Not many people are aware of the side stroke as it isn’t used in swimming competitions. Hence, it isn’t swum as often compared to the other strokes such as the breaststroke, the freestyle and the backstroke. Here’s a short video clip of what it looks like:


The body movements might seem a little awkward the first time to see it. Still, it offers certain advantages and it’s definitely fun to learn!

Body Position

Start by lying on your side with your legs extended out. Your lower arm should be extended to the front in the water and your upper arm should rest flat on the side of your body. This is the position to maintain while swimming the side stroke.

Head Position

Your head should be aligned with your spine and half of your face should be in the water, while the other half above. This enables you to breathe easily and also, gives you a clearer vision.

Arm Movement

Firstly, bend your lower arm at the elbow and push it back against the water. Make an insweep until your hand reaches a few inches in front of your chest with your palm faced upwards. At the same time, bend your upper arm and slide it forward until your hand is above your other hand. Both your palms should be facing each other and your upper arm’s palm turned downwards. The next motion involves your lower arm extending back to the front while your upper arm pushing against the water in a backward sweep till it reaches its initial position. This marks the end of a cycle.

Leg Movement – Scissors Kick

First, bend your upper leg and bring your knee towards your chest along with your foot. Simultaneously, bend your lower leg and move your foot towards your rear end. Once your legs are unable to spread further, extend them, push against the water and bring them back to the initial position. Simultaneously, your feet should execute an opposite semi-circular motion. Once a new cycle is about to begin, bend and spread your legs in opposite direction, then extend and squeeze them back together. Finally, glide through the water.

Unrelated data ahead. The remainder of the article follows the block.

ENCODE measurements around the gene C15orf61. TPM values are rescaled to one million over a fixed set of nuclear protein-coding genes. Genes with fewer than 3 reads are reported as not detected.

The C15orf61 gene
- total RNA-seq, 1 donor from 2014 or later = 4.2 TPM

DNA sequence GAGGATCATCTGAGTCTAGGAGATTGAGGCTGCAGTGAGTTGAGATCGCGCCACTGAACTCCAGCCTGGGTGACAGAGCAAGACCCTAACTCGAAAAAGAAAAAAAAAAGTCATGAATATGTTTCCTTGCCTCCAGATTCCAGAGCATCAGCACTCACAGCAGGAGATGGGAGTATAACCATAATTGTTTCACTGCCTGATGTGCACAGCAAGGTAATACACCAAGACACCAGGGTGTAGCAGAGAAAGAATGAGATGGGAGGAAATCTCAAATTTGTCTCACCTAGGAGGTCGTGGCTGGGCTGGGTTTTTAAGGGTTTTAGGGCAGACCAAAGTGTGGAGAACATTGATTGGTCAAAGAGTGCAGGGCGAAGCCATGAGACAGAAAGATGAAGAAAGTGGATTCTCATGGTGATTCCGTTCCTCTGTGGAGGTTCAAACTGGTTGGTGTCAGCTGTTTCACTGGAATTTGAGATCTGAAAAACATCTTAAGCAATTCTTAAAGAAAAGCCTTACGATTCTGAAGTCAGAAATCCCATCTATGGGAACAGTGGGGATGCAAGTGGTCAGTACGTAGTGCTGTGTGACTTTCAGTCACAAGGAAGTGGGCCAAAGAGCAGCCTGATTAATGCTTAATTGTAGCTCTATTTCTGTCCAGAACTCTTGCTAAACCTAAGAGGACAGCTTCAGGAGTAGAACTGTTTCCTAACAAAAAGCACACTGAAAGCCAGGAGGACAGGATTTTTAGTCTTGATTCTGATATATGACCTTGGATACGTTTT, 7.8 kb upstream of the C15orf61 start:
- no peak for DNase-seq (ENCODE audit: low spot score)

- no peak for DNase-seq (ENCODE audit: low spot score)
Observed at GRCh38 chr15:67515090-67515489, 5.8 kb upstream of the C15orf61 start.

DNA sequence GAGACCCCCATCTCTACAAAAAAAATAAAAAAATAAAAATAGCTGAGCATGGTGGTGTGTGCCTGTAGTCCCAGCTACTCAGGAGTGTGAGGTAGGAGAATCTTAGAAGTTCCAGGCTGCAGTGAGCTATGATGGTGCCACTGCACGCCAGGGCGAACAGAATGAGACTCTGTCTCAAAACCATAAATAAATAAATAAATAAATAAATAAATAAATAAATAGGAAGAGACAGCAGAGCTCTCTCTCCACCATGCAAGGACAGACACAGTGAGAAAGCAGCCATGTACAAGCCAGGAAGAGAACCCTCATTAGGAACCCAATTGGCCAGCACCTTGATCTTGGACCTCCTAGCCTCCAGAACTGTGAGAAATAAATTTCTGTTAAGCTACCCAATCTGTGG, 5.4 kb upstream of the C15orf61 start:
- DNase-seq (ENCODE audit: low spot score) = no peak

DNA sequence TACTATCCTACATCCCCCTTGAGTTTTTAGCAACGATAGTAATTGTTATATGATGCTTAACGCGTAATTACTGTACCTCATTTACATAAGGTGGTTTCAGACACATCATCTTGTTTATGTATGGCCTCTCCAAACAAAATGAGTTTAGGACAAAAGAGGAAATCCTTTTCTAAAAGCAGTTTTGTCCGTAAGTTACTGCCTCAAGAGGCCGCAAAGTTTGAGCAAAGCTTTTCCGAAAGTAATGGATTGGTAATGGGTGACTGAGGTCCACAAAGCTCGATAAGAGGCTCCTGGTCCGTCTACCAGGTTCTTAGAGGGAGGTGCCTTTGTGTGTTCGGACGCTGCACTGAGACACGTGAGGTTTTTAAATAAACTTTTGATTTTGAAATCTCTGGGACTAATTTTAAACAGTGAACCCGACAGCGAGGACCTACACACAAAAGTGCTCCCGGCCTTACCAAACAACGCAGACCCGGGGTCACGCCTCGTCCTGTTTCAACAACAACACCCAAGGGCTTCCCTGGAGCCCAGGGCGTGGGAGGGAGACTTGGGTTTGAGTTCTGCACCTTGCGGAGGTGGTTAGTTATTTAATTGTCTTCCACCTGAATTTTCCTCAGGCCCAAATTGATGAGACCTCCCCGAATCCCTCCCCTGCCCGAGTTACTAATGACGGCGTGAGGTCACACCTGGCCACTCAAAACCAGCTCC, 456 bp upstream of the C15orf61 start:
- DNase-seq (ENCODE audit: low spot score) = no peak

You should start to exhale once your arms part and until the glide is over. You can start to inhale when your arms are moving towards your chest.


Firstly, the main purpose of the side stroke is for rescuing victims when they’re drowning. Secondly, it’s a much more relaxed stroke that can be used for long-distance swimming. Thirdly, it can be an alternative to the usual 4 competitive stroke to keep your swimming sessions interesting.


Well, I think the main drawback is that it can’t be used in competitions. Apart from that, you won’t be able to see what’s ahead of you as your face will be turned sideways.

To sum it all up, here’s an illustration in picture form to give you an idea of how the side stroke is being swum.

Want to learn the side stroke? Why not sign up with Happy Fish? We only offer instructors who are certified. To register, you can visit us at We sure hope to see you soon! =)